Iron Man, the first of Marvel Comics' superhero properties to be adapted to the screen through their new in-house production apparatus rather than through licensing, is a strong start for the company's ambitious new effort at cinematic universe-building. Not just economically, although that should be rather obvious from the film's blockbuster performance for the past few weeks, but creatively, in terms of successfully translating a complicated character with a long history into an equally complicated and compelling onscreen hero. The film isn't entirely successful, to be sure — it's especially marred by a silly and over-the-top final battle scene — but it does succeed in the kind of grounded, patient storytelling that Marvel seems to be adapting as the new standard for their film productions.

In particular, Marvel and director Jon Favreau have learned a lot of lessons from Christopher Nolan's Batman Begins, which became a new model for superhero filmmaking by keeping its title character in the developmental stages for the entire first half of the film. It signaled a new kind of superhero movie. While older superhero films tended to view the origin story as a bothersome hurdle to jump as fast as possible in order to get to the "good stuff," these new tights-and-capes films are taking a more leisurely, painstaking approach to superhero origins, which inevitably gives the films a more grounded, realistic feel. Just as in Nolan's film we saw millionaire Bruce Wayne slowly accumulate the experience, fighting skill, and technology that would enable him to take on the mantle of Batman, in Iron Man we see Tony Stark (Robert Downey, Jr.) building the eponymous suit of armor not just once, but twice. These scenes are grounded in realism and, importantly, in physical process, even if the actual physics and mechanics behind the suit's operation are obscure and fantastic. Even if they could never be real, these scenes still feel real, and that's the crucial touch that brings both Nolan's Batman and Favreau's Iron Man to convincing life. These are both heroes who essentially make themselves through ingenuity and technological progress, rather than with super powers, and it's admirable that both of these films spend considerable time in the workshop with their heroes. In terms of the ratio of screen time given to making the armor suit as opposed to actually using it, Iron Man is a film more about building than about fighting, even if the wanton destruction of the typical urban battle scene at the end tends to obscure that point.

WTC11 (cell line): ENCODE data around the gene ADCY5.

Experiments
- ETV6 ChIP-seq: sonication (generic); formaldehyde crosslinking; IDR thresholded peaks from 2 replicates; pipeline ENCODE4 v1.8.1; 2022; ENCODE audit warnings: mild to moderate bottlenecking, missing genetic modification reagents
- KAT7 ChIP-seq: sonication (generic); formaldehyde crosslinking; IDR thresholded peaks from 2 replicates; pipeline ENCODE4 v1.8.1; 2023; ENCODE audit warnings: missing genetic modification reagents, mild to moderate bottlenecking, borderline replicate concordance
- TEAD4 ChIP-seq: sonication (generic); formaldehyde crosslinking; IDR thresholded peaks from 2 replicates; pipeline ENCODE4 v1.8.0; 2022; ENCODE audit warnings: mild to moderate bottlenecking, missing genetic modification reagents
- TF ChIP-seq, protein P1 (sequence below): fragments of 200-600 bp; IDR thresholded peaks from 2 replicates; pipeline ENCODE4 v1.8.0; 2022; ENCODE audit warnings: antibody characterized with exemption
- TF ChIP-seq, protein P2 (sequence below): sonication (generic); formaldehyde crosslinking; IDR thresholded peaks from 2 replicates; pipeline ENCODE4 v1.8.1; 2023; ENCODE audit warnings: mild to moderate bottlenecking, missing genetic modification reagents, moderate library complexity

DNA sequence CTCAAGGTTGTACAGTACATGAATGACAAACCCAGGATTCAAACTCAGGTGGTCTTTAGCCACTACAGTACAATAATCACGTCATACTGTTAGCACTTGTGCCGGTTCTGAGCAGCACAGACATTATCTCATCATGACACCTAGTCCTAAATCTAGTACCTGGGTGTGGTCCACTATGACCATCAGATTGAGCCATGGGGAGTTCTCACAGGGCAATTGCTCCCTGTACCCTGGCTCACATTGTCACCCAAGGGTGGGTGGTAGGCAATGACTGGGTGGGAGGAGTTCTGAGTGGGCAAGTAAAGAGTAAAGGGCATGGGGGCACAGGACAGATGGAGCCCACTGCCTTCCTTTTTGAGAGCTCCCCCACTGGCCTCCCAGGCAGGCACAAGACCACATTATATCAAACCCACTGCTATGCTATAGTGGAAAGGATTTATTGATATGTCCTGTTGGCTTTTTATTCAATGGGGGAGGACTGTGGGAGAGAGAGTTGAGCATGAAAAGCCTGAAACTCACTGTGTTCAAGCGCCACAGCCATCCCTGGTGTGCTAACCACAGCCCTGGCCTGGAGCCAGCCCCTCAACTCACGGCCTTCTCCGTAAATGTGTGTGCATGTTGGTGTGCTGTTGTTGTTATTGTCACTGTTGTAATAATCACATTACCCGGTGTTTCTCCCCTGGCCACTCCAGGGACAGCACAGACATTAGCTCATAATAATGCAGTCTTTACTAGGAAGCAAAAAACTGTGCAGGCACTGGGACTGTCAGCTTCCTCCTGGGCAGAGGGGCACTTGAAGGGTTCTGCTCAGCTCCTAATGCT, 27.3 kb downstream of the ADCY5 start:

Meanwhile, since Stark spends so much of the film out of his armor, Downey is a very welcome presence here as the man beneath the iron mask. Stark is a great, complicated character: a compulsive womanizer who can even be downright nasty towards his conquests, a budding alcoholic, and yet also a businessman with a conscience, who when he learns of evils committed in his name, decides to actually do something about it. Downey is a surprisingly perfect fit for the role, bringing a sarcastic wit and easygoing screen presence to the conflicted would-be hero. The film shines especially in its humor, an essential aspect of superhero comics that doesn't often translate so well to the screen. But Downey seems equally comfortable with his character's verbal sparring (especially with his perky assistant Pepper Potts, admirably embodied by Gwyneth Paltrow despite her underwritten role) and the film's occasional deadpan physical humor, like a recurring gag with a puppyish robot in Stark's studio, or some painful-looking snags in the development of his suit's propulsion units.